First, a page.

“Increasingly, conservation successes will be defined by the convergence of business and the environment. The partnership of the U. S. Endowment for Forestry and Communities and Enviva is a great example of how the innovation of business can accelerate the achievement of conservation on the ground. The enhanced management of family-owned forests, the permanent protection of the most sensitive areas, and the clear signal that healthy markets for forest products translates into forests being kept as forests rather than being converted to shopping centers, all are great outcomes of this strong partnership.”
“I commend Enviva for their new initiative to conserve bottomland hardwood forests in North Carolina. This project is a great example of private enterprise leading conservation efforts across our state.”
“I applaud the Endowment and Enviva for this innovative and positive agreement to ensure conservation and management of our critical forested wetland habitats. This agreement is the model of how corporate America can and should work to truly define sustainability for the future. Enviva’s commitment to protect diminishing hardwoods, cedars, pocosins and bays will help ensure a healthy future for both important habitats and forest product supply.”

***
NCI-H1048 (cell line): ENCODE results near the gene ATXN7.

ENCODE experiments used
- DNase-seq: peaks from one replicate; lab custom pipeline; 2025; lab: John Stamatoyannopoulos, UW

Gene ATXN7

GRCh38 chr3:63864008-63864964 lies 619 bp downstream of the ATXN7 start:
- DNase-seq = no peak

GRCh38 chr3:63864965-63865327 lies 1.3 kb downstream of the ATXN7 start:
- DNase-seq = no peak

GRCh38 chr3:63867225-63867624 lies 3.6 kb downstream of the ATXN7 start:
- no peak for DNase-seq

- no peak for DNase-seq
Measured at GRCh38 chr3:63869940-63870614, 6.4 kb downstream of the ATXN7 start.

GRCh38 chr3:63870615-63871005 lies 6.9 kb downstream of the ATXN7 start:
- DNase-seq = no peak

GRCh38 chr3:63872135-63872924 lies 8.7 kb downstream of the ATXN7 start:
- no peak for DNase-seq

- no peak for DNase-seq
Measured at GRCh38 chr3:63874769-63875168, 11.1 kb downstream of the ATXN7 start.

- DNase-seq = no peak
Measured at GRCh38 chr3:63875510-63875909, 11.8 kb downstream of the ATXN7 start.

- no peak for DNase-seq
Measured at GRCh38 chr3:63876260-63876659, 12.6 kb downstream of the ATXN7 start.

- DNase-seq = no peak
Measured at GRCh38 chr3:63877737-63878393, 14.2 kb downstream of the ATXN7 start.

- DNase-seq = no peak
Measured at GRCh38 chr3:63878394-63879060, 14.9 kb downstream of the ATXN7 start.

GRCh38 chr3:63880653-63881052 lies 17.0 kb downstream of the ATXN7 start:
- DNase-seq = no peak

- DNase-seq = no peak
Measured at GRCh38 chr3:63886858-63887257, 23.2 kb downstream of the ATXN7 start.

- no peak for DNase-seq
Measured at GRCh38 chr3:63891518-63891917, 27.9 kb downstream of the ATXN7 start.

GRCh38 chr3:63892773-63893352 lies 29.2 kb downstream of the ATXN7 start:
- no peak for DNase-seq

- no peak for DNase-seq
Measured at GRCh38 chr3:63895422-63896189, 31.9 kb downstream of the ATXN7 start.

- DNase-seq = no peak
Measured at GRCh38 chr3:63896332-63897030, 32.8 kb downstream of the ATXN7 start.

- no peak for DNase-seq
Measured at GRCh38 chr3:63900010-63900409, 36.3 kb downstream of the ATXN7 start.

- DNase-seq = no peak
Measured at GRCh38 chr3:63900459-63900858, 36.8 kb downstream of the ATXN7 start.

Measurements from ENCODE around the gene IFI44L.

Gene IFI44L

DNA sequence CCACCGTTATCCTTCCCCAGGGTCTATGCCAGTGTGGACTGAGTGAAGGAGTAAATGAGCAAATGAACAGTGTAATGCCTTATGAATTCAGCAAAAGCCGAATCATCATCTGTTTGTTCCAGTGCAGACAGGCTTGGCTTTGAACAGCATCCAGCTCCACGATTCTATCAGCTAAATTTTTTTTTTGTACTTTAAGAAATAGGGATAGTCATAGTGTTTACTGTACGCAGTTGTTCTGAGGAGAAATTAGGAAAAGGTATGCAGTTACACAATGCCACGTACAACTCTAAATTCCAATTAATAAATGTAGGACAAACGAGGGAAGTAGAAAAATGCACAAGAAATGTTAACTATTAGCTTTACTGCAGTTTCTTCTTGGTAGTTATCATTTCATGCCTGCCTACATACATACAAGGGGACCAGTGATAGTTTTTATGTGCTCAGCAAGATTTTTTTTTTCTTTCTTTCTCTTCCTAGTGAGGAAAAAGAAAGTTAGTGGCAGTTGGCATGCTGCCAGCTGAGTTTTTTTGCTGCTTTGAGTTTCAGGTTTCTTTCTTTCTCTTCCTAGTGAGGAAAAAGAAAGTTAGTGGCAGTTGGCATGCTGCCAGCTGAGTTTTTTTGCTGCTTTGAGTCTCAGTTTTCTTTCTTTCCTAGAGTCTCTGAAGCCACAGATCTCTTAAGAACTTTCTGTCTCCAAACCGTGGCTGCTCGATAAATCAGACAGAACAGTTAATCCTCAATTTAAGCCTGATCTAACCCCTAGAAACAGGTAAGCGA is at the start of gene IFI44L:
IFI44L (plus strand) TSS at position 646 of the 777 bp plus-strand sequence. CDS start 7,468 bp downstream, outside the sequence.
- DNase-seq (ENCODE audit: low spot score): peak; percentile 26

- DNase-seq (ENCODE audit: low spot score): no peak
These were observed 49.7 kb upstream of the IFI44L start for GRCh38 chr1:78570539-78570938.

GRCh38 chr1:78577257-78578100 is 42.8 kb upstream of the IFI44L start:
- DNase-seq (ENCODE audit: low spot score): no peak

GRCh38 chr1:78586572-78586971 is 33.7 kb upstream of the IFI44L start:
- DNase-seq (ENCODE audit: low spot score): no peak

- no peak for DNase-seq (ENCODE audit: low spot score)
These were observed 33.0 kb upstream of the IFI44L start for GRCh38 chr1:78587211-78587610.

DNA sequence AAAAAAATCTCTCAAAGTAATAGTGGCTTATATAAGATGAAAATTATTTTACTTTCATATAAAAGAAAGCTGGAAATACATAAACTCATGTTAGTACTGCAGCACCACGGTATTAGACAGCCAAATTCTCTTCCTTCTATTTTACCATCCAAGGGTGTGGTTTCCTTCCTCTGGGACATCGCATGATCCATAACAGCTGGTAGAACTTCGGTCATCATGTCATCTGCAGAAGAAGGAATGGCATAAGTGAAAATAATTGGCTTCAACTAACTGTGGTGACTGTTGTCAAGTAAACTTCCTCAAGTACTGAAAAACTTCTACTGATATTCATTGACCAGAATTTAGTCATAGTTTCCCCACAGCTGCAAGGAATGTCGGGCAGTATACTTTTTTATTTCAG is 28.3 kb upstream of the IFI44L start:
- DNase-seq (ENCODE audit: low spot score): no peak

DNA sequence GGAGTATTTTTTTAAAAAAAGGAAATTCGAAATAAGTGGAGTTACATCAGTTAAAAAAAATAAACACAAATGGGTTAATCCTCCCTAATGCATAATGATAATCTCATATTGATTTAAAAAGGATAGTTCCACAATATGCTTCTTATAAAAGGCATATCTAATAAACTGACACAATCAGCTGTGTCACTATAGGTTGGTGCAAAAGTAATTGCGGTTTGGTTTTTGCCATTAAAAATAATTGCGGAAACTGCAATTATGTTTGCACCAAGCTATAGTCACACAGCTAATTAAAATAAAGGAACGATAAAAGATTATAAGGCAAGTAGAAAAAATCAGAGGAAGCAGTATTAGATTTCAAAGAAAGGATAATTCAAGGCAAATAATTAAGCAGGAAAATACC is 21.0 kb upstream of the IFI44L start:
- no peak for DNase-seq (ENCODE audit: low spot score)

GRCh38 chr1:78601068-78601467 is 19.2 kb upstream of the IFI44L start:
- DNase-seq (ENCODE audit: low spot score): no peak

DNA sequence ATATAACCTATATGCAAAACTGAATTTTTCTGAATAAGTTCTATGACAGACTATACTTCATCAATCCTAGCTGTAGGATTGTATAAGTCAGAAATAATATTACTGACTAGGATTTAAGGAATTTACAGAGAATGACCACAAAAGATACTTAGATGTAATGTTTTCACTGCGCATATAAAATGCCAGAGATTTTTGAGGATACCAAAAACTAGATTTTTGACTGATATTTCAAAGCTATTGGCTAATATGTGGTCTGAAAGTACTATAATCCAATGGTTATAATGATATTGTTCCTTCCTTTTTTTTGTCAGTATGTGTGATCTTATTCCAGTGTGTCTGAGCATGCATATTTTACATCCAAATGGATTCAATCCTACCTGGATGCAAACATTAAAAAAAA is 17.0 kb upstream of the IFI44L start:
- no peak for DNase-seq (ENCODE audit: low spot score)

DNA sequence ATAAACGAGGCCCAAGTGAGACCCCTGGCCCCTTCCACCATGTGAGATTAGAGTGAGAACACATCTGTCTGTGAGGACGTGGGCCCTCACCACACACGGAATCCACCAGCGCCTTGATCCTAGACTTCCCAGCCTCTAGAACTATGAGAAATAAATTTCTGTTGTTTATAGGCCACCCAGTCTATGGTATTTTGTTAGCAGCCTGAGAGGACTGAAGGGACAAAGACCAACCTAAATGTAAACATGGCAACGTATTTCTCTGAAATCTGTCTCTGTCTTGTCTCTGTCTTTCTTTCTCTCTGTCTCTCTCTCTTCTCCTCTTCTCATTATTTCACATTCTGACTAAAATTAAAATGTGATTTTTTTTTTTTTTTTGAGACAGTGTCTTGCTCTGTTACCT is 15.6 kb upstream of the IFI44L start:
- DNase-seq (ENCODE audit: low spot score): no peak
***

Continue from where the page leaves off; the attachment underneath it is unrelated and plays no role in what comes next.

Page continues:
“The hardwood forests of the Southeast have been actively harvested for centuries. Unfortunately, all-too-often harvesting was done by ‘tak’n the best and leav’n the rest’. What’s often needed to restore those forest to resiliency and to help keep the forests healthy and productive are markets for the low-value trees left behind. The Enviva/Endowment plan is to harvest and allow for natural regeneration on operable sites while protecting stands on fragile soils in order to accomplish both economic and ecological objectives.”